You Only Live Twice

You Only Live Twice

DVD - 2007
Average Rating:
6
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Bond tries to save the world from starting WWIII, in this thriller set in the splendor of Japan.
Publisher: Santa Monica, Calif. : MGM Home Entertainment ; Distributed by Twentieth Century Fox Home Entertainment, c2007
Branch Call Number: DVD You
Characteristics: 1 videodisc (ca. 117 min.) : sd., col. ; 4 3/4 in

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t
TheeAvebury
Jun 27, 2017

This is one of the best of the Sean Connery Bond films.

s
StarGladiator
Apr 09, 2015

Never, never took the films seriously, although I sincerely loved the books as they were superior history to me as a youngster than the claptrap in school! YOLT was the more cartoonish, but a great travelogue for Japan, with beautifully designed sets, and more beautiful actresses. Loved the ninja training sequence, just as I loved the clipped super-fast fight sequences, and of course, the super-villian which defines the hero. [Detested all the other actors who have attempted to fill Connery's shoes, but Roger Moore's one movie I enjoyed, titled ffolkes, or retitled the North Sea Hijack, was an awesome performance by him and a tremendous script!]

In YOU ONLY LIVE TWICE Bond battles SPECTRE in a Roald Dahl screenplay. Despite the fact that Sean Connery is obviously just going through his paces (he would opt out of the next film, ON HER MAJESTY'S SECRET SERVICE (1969), only to be lured back by a larger purse to play Bond one last time in 1971 in an Eon Productions' project, DIAMONDS ARE FOREVER) the movie reminds one -- it's a threadbare thought at this point because it has been said so many times before but I'll go ahead and say it again -- there's only one James Bond and he's Sean Connery. FROM RUSSIA WITH LOVE (1963) and GOLDFINGER (1964) are classics in 1960s virility. Roger Moore who would succeed Connery as Bond was too much the fop. Connery had that open, working-class Scottish face, a face Ian Fleming probably didn't have in mind when he wrote his Bond novels. But it was the face that made Bond a global movie franchise. These Bond films of the 1960s are fascinating as a study in the shifting sands of male entitlement. The 1960s Bond, at least in YOU ONLY LIVE TWICE, is an exercise in male infantile narcissism. Bond is a boy toddler and we're trying to build his confidence. Every beautiful woman wants to wrap her legs around him; every male combatant -- whether ninja assassin, sumo wrestler or Aryan strongman -- is bested. Bond can escape any deathtrap. Bond can master any gadget. For Bond the world only exists as an extension of his ego. Challenges are erected to inflate his sense of self. The endings of Bond movies are instructive, and YOU ONLY LIVE TWICE is a good example. After killing innumerable human beings he ends up in a beautiful woman's arms (mommy) floating in a raft on the ocean (reminding one of the beginning of Freud's CIVILIZATION AND ITS DISCONTENTS and his discussion of the "oceanic feeling" and its relation, or not, to an innate religious impulse). The latest iterations of the Bond franchise have been updated to reflect a capitalist society that has fully integrated women into the workforce. M, played by the Churchillian Bernard Lee in the Connery Bond movies, is now, at least up until her character's death in SKYFALL, played by super-matron Judi Dench.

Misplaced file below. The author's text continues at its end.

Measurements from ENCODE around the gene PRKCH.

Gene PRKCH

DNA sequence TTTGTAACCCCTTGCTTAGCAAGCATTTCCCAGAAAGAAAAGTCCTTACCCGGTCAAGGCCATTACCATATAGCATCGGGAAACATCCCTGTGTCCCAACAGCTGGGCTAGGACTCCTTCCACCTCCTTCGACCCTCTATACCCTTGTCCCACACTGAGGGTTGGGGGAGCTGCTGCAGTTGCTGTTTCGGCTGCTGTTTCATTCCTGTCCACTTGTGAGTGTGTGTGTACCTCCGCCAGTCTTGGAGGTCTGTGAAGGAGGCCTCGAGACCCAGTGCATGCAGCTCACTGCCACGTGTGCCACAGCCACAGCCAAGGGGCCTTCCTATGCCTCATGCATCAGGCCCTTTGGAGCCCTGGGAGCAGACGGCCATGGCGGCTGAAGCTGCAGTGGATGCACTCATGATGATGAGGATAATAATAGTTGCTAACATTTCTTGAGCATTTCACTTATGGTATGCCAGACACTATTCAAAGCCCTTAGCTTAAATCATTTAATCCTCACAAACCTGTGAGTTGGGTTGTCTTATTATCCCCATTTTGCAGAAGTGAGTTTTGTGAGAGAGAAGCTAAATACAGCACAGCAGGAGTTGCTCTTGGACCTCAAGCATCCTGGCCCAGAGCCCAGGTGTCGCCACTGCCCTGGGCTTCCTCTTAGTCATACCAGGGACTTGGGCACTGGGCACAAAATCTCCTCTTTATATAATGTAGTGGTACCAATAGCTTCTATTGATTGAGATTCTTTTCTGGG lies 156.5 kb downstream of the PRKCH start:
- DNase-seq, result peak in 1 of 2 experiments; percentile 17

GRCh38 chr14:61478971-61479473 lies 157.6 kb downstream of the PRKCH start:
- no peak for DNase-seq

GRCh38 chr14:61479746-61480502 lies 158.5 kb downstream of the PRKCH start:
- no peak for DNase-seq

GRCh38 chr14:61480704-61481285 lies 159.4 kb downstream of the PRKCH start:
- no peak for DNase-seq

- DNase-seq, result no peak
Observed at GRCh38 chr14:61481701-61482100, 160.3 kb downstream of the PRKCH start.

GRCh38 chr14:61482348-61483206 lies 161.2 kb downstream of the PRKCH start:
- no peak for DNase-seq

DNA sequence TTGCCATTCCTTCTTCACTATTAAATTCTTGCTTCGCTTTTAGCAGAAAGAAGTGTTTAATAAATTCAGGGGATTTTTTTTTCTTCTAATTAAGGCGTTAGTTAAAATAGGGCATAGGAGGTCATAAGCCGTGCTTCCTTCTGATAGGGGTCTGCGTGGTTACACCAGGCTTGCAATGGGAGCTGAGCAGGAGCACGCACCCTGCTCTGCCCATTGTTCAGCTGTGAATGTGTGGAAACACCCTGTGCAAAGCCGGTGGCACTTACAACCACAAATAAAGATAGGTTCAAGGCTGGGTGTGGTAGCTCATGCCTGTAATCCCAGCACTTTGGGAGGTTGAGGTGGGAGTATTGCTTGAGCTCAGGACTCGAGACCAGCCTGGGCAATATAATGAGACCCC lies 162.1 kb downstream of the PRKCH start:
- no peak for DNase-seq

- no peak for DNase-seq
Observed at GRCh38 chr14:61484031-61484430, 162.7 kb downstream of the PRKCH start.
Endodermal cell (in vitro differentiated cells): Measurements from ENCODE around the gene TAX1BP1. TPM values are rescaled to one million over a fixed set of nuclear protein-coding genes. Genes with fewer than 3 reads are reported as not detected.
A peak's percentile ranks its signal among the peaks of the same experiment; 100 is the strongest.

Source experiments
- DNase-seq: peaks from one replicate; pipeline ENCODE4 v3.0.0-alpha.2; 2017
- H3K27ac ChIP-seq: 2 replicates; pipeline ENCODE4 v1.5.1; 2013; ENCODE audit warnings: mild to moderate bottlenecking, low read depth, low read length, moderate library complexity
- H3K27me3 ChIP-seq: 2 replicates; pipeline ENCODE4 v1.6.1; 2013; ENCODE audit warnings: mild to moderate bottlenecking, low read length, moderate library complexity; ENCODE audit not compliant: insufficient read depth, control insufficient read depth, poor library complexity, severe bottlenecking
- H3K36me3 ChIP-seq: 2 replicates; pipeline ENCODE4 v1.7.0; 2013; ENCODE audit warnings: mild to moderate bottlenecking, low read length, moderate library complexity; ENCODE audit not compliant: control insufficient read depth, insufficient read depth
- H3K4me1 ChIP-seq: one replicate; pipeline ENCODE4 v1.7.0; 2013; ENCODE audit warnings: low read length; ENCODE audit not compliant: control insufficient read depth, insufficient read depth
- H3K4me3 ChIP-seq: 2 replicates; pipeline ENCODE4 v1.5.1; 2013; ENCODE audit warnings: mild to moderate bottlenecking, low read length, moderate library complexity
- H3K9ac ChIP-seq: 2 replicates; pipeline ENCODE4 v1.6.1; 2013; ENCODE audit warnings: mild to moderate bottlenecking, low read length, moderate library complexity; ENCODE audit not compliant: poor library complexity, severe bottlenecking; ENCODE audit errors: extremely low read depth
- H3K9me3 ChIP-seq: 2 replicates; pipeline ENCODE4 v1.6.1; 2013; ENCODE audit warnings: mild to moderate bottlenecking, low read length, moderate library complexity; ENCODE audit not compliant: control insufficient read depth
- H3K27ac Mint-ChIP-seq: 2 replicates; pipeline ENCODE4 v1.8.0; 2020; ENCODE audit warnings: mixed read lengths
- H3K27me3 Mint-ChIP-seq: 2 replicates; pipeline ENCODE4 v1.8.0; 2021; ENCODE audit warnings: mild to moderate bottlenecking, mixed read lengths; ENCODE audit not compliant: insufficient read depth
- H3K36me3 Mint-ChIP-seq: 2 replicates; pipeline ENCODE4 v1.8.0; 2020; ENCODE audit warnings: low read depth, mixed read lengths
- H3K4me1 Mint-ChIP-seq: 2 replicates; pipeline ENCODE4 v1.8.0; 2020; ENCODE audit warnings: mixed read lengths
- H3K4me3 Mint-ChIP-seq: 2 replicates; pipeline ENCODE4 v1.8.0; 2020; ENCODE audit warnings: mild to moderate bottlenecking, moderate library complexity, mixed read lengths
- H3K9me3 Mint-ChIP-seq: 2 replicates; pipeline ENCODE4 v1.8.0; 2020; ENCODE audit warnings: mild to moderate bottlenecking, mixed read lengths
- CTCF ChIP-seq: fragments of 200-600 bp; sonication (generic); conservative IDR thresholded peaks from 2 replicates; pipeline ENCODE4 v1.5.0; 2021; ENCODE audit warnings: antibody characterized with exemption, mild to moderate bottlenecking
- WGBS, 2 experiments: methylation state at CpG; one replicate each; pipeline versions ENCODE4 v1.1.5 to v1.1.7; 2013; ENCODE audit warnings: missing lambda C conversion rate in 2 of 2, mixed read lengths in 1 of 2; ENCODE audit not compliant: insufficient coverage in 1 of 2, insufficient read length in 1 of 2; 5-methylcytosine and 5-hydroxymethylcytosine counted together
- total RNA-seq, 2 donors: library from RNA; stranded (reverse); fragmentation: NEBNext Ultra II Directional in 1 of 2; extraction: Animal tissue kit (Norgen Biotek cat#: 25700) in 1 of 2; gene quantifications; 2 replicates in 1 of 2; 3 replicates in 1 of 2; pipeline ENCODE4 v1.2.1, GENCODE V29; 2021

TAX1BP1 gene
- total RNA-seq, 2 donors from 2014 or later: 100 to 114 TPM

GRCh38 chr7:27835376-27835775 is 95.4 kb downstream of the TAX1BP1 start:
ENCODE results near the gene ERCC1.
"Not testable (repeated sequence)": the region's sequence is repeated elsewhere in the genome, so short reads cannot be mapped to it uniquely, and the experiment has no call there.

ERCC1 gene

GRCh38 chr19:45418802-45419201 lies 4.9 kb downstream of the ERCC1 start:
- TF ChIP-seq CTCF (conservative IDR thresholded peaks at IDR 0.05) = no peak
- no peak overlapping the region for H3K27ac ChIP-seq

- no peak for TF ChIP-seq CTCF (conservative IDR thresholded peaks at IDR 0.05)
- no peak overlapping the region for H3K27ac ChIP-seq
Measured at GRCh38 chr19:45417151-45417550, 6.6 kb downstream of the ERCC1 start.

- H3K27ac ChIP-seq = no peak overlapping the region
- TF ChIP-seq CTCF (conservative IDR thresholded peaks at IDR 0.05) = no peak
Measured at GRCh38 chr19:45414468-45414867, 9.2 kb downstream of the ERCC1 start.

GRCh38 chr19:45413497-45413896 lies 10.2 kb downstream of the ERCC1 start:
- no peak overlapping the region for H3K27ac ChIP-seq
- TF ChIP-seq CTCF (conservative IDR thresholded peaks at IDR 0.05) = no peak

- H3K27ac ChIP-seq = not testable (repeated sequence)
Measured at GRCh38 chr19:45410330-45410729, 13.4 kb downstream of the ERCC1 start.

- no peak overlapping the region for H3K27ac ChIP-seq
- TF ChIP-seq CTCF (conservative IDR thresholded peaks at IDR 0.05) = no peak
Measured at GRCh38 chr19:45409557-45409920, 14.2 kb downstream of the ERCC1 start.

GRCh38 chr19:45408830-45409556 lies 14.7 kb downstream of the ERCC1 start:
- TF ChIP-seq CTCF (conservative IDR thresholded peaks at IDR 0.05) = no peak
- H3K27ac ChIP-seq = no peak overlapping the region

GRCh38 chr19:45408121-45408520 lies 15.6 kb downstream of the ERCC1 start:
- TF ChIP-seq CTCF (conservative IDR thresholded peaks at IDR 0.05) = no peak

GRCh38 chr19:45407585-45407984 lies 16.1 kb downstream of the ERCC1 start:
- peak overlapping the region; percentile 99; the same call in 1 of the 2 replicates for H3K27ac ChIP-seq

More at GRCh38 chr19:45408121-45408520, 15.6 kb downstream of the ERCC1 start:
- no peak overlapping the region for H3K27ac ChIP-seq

a
AtomicFez
Aug 11, 2011

Fifth film, and the solid start to the "how impossibly un-realistic can we make the whole thing and yet still sell tickets?" format. The pre-tile sequence actually has to do with the plot-line, so keep that in mind and try not to lose your sense of balance while watching. The space theft of nations' equipment goes on to be re-used in several more Bond films because, obviously, it's really *cool*! After all, there's no one out there in orbit pulling you over and questioning you about 'can you prove you own this here spaceship, Sir?' Blofeld is finally revealed to be... Donald Pleasance with a scar appliance around his right eye socket, as though a monocle was burned into the surface (which is odd, given we've never seen him anywhere near any action before this, so where did he receive the wound). Watch carefully during the attack on the Control Room and you'll see his white cat go totally berserk and leap to safety after a loud noise. There are at least three plot holes that I noticed in this story, so this also marks the start of Bond Films being best enjoyed by turning off the analytic part of one's brain. For one thing, this might be the first time we've seen an insane number of people arrive to help save Bond, armed to the teeth, and have covered a marathon distance in no time at all. Crowd scenes with guns and explosions will be popular from here on. Two wonderful lines stick out: 1) "Excellent choice, Bond-san, she is most sexiful!" and the near-shriek of Blofeld's "Kill Bond! Now!" There more in the novel that I would have liked to have seen, but it would have been at the expense of some of the more visual sections, which are key to a feature film. Evocative and fun, just not too "thinky".

b
bugmansdaughter
Jul 31, 2011

Not the best of the early Bond films; it is especially painful to watch six foot two hairy chested Connery trying to pass himself off as a Japanese fisherman. Do like the theme music sung by Nancy Sinatra. Would perfer to hear a different singer perform it though.

t
tph21383016602976
Mar 16, 2011

a stupid change to the system. GO BACK TO THE OLD AND TRIED ONE

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